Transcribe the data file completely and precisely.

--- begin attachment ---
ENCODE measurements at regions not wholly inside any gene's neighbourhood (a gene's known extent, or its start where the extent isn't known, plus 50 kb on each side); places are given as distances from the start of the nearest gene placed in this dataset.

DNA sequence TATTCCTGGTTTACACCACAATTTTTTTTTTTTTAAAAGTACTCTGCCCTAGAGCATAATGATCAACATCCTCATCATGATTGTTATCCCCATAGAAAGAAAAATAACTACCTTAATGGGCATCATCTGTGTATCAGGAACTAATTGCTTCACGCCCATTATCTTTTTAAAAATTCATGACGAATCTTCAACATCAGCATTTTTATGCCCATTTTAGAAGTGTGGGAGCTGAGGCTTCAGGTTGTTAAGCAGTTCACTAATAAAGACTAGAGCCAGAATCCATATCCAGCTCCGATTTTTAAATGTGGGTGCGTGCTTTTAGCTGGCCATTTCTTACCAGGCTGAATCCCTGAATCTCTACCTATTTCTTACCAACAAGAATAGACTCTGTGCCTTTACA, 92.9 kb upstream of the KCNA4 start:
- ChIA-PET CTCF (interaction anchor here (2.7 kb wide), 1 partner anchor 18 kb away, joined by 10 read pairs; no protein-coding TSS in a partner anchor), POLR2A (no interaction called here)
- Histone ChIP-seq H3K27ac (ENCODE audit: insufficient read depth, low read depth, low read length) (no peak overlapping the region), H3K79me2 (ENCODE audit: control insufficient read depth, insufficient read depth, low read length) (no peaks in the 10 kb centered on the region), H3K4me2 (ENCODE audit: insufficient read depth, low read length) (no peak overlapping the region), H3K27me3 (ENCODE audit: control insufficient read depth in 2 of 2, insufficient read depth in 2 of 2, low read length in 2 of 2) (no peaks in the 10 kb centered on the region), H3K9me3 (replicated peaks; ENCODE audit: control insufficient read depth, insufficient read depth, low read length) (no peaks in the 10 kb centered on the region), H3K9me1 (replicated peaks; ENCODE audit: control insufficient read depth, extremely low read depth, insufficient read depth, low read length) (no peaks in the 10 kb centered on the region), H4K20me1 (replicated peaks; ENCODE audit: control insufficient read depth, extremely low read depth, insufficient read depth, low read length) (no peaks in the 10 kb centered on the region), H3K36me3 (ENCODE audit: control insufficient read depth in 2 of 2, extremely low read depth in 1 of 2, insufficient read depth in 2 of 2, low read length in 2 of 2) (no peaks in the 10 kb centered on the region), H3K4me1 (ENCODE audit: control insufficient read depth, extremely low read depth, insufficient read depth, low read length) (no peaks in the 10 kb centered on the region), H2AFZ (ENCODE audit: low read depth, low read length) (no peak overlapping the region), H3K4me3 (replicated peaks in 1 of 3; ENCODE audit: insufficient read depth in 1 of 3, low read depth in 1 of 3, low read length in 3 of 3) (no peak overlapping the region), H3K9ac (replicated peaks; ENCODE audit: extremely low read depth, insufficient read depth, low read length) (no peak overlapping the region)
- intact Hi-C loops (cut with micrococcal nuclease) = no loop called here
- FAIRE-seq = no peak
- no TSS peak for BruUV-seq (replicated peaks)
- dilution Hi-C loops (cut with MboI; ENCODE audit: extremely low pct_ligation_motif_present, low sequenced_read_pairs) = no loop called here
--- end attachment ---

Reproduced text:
ENCODE measurements at regions not wholly inside any gene's neighbourhood (a gene's known extent, or its start where the extent isn't known, plus 50 kb on each side); places are given as distances from the start of the nearest gene placed in this dataset.

DNA sequence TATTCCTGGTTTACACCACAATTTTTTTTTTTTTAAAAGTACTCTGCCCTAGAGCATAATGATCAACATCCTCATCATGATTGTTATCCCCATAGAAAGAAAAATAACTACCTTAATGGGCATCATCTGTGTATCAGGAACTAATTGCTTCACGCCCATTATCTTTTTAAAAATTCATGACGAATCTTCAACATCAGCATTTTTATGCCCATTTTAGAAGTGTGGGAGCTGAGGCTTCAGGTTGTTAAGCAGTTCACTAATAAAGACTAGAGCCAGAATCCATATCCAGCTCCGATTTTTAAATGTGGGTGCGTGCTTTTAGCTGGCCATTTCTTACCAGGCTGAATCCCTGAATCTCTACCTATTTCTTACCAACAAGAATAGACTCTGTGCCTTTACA, 92.9 kb upstream of the KCNA4 start:
- ChIA-PET CTCF (interaction anchor here (2.7 kb wide), 1 partner anchor 18 kb away, joined by 10 read pairs; no protein-coding TSS in a partner anchor), POLR2A (no interaction called here)
- Histone ChIP-seq H3K27ac (ENCODE audit: insufficient read depth, low read depth, low read length) (no peak overlapping the region), H3K79me2 (ENCODE audit: control insufficient read depth, insufficient read depth, low read length) (no peaks in the 10 kb centered on the region), H3K4me2 (ENCODE audit: insufficient read depth, low read length) (no peak overlapping the region), H3K27me3 (ENCODE audit: control insufficient read depth in 2 of 2, insufficient read depth in 2 of 2, low read length in 2 of 2) (no peaks in the 10 kb centered on the region), H3K9me3 (replicated peaks; ENCODE audit: control insufficient read depth, insufficient read depth, low read length) (no peaks in the 10 kb centered on the region), H3K9me1 (replicated peaks; ENCODE audit: control insufficient read depth, extremely low read depth, insufficient read depth, low read length) (no peaks in the 10 kb centered on the region), H4K20me1 (replicated peaks; ENCODE audit: control insufficient read depth, extremely low read depth, insufficient read depth, low read length) (no peaks in the 10 kb centered on the region), H3K36me3 (ENCODE audit: control insufficient read depth in 2 of 2, extremely low read depth in 1 of 2, insufficient read depth in 2 of 2, low read length in 2 of 2) (no peaks in the 10 kb centered on the region), H3K4me1 (ENCODE audit: control insufficient read depth, extremely low read depth, insufficient read depth, low read length) (no peaks in the 10 kb centered on the region), H2AFZ (ENCODE audit: low read depth, low read length) (no peak overlapping the region), H3K4me3 (replicated peaks in 1 of 3; ENCODE audit: insufficient read depth in 1 of 3, low read depth in 1 of 3, low read length in 3 of 3) (no peak overlapping the region), H3K9ac (replicated peaks; ENCODE audit: extremely low read depth, insufficient read depth, low read length) (no peak overlapping the region)
- intact Hi-C loops (cut with micrococcal nuclease) = no loop called here
- FAIRE-seq = no peak
- no TSS peak for BruUV-seq (replicated peaks)
- dilution Hi-C loops (cut with MboI; ENCODE audit: extremely low pct_ligation_motif_present, low sequenced_read_pairs) = no loop called here